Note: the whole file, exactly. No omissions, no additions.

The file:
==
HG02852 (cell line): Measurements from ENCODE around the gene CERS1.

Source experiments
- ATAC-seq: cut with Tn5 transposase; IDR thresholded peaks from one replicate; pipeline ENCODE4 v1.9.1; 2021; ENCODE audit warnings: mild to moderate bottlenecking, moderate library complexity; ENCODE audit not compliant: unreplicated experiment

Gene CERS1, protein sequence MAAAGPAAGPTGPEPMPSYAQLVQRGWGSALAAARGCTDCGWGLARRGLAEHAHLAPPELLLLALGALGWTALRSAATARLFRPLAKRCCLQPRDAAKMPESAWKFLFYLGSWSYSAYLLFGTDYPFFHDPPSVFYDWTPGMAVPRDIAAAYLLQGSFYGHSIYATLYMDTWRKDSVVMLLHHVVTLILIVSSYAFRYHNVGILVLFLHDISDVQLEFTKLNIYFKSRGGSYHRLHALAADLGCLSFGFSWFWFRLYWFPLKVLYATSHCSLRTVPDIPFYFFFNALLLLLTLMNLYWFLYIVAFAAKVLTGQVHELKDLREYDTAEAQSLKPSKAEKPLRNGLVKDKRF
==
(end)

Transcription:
HG02852 (cell line): Measurements from ENCODE around the gene CERS1.

Source experiments
- ATAC-seq: cut with Tn5 transposase; IDR thresholded peaks from one replicate; pipeline ENCODE4 v1.9.1; 2021; ENCODE audit warnings: mild to moderate bottlenecking, moderate library complexity; ENCODE audit not compliant: unreplicated experiment

Gene CERS1, protein sequence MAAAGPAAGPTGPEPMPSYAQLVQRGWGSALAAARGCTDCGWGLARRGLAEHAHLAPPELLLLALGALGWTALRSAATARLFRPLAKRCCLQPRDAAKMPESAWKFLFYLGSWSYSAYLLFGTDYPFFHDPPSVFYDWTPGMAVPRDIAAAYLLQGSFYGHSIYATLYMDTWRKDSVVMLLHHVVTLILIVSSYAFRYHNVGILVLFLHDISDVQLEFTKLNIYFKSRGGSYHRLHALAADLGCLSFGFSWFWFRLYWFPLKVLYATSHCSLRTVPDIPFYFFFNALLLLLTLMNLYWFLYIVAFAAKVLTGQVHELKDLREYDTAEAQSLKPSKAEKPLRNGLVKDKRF